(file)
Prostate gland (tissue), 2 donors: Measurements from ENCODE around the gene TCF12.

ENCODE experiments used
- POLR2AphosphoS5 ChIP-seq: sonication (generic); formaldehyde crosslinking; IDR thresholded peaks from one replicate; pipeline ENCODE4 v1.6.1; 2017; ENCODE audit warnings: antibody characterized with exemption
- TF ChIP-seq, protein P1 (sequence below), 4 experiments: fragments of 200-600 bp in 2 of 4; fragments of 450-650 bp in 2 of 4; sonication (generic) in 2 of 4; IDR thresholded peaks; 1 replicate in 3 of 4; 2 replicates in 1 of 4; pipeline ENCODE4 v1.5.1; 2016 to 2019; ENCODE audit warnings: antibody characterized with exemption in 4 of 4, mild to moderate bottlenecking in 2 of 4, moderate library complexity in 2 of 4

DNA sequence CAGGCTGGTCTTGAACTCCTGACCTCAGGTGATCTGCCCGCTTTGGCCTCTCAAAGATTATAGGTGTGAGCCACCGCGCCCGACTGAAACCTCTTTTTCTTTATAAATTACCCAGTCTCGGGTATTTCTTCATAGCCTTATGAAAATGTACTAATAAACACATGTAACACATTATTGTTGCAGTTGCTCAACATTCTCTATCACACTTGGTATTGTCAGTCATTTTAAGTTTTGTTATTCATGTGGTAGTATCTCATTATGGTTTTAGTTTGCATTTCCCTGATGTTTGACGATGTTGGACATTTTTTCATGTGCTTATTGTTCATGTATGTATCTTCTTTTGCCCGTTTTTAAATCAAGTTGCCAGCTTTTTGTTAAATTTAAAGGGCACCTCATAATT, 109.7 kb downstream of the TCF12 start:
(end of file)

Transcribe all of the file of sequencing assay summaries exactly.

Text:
Prostate gland (tissue), 2 donors: Measurements from ENCODE around the gene TCF12.

ENCODE experiments used
- POLR2AphosphoS5 ChIP-seq: sonication (generic); formaldehyde crosslinking; IDR thresholded peaks from one replicate; pipeline ENCODE4 v1.6.1; 2017; ENCODE audit warnings: antibody characterized with exemption
- TF ChIP-seq, protein P1 (sequence below), 4 experiments: fragments of 200-600 bp in 2 of 4; fragments of 450-650 bp in 2 of 4; sonication (generic) in 2 of 4; IDR thresholded peaks; 1 replicate in 3 of 4; 2 replicates in 1 of 4; pipeline ENCODE4 v1.5.1; 2016 to 2019; ENCODE audit warnings: antibody characterized with exemption in 4 of 4, mild to moderate bottlenecking in 2 of 4, moderate library complexity in 2 of 4

DNA sequence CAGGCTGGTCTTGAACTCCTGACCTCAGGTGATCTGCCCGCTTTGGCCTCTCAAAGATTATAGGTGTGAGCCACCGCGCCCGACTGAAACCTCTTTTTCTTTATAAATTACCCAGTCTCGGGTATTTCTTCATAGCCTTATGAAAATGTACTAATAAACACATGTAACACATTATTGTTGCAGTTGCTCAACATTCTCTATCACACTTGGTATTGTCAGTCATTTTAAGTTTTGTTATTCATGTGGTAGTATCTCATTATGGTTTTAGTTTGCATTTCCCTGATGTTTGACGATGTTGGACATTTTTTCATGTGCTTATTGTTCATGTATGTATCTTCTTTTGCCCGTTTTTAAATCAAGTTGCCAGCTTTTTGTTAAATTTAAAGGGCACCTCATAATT, 109.7 kb downstream of the TCF12 start: